The topic of form is, as has been seen, closely connected with epistemology. As was said, a weapon for the defeat of scepticism and Heracliteanism was provided by Aristotle in his doctrine of forms and essences; Aquinas, also, would have our knowledge to be of the eternal essences, though derived by way of contemplation of contingent individuals. Kant, on the other hand, denies the possibility of such knowledge of the Thing-in-itself, and, establishing a set of mental forms (see above) into which our experience of concrete beings may be fitted, inaugurates an epistemology of the phenomenal. Hegel begins with the idea of pure being, identical, because of its entire lack of content, with nothing; and thence evolves, on idealistic lines, his theory of knowledge. The "realism" of Herbart is an attempt to reconcile the contradictions that arise in the formal conceptions presented in experience. His epistemological principle is, therefore, a critical and methodical transformation of such conceptions, issuing in the position that a multiplicity of simple, real essences exists, each possessing a single simple quality. Several of the modern systems (Pragmatism, Modernism, etc.), based directly and indirectly upon the teaching of Kant, assert a life-value or work-value to truth, inculcating an extreme relativity of knowledge and tending to pure subjectivism and solipsism. The scholastic theory of form is not that generally adopted by modern scientists, though it may noticed that it is not directly impugned by any scientific system. From Bacon on, empirical science has been progressive; and there is reason to believe that the theoretic science of today is in a state of transition in its attitude with regard to the constitution of "matter" (substance). The atomic and molecular theories, principally on account of the discovery of the radio-active substances and their properties, are being modified or abandoned (at any rate in so far as they were held to represent the real constitution of matter) in favour of the electronic, a theory not unlike that of the Jesuit Boscovich. In any case the former did not go farther than to provide a theoretic account of the construction of "matter", leaving the ultimate constitution of substance unexplained. At this point the theory of hylomorphism and the doctrine of substantial form would apply. For a critical examination of the Mechanicist position in this connexion the reader is referred to Nys's "Cosmologie". Furthermore, there is a noticeable reaction towards the scholastic position in recent biology, in which a growing school of neovitalism is making itself felt.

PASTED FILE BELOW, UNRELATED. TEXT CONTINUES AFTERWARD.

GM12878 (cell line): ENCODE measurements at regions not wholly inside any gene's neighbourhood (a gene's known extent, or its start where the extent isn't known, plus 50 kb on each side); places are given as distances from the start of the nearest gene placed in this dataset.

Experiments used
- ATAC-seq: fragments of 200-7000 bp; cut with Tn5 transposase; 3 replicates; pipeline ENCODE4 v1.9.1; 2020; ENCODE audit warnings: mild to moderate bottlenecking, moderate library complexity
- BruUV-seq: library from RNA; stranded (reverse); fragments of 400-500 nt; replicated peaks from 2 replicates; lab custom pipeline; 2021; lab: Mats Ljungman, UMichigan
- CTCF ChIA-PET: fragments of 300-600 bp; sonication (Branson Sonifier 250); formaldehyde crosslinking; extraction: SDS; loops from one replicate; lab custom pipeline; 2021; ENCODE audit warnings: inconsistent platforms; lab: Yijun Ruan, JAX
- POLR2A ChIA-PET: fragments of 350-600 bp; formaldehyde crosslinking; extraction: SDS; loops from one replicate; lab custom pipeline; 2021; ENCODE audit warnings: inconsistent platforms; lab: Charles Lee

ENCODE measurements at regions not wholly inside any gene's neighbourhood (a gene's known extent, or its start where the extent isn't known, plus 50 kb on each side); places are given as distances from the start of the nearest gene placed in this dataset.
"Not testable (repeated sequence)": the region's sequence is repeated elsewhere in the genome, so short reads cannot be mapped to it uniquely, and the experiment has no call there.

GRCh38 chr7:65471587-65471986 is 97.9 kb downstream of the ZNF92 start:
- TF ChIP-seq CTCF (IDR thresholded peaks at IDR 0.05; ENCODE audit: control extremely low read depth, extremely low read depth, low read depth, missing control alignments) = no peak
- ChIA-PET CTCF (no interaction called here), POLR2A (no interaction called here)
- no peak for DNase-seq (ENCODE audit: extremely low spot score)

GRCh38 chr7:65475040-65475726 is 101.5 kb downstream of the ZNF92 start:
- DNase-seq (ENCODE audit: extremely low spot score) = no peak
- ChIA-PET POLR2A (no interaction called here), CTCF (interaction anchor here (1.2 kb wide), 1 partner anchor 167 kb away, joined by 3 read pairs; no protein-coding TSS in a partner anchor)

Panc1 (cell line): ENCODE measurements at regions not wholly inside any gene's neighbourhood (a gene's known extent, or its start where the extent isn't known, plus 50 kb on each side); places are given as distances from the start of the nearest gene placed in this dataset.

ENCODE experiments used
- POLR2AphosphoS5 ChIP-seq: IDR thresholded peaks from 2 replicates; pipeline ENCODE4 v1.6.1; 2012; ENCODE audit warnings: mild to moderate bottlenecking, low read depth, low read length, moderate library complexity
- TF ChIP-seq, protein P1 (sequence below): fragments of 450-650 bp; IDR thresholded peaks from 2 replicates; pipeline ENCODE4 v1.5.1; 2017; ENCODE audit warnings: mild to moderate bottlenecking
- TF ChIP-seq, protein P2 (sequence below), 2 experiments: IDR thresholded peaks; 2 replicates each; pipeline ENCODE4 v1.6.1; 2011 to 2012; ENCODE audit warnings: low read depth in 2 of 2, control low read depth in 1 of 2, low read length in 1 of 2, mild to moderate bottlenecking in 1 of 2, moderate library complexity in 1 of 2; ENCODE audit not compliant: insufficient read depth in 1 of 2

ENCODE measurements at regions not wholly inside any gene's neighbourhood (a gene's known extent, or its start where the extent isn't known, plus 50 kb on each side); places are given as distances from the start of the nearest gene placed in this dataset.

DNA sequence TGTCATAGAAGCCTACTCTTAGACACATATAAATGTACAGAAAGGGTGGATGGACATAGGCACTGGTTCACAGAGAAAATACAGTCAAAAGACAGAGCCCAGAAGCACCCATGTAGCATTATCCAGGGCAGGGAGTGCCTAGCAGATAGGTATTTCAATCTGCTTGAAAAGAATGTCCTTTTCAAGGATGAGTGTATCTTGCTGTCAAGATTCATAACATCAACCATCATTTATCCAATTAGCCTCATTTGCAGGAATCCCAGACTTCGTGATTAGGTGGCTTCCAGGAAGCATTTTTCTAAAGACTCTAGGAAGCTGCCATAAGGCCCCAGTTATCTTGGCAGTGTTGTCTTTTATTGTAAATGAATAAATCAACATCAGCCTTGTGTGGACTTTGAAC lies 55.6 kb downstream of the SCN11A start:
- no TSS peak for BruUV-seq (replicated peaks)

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Félix, Célestin Joseph

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Fabri, Honoré

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Fabri, Philip

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Fabrica Ecclesiæ

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Fabricius, Hieronymus

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Fabyan, Robert

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Facciolati, Jacopo

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Fact, Dogmatic

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Faculties of the Soul

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Facundus of Hermiane

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Faenza

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Fagnani, Prospero

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Fagnano, Guilio Carlo de' Toschi di

Guilio Carlo De' Toschi Di

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Faillon, Etienne-Michel

Etienne-Michel Faillon

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Faith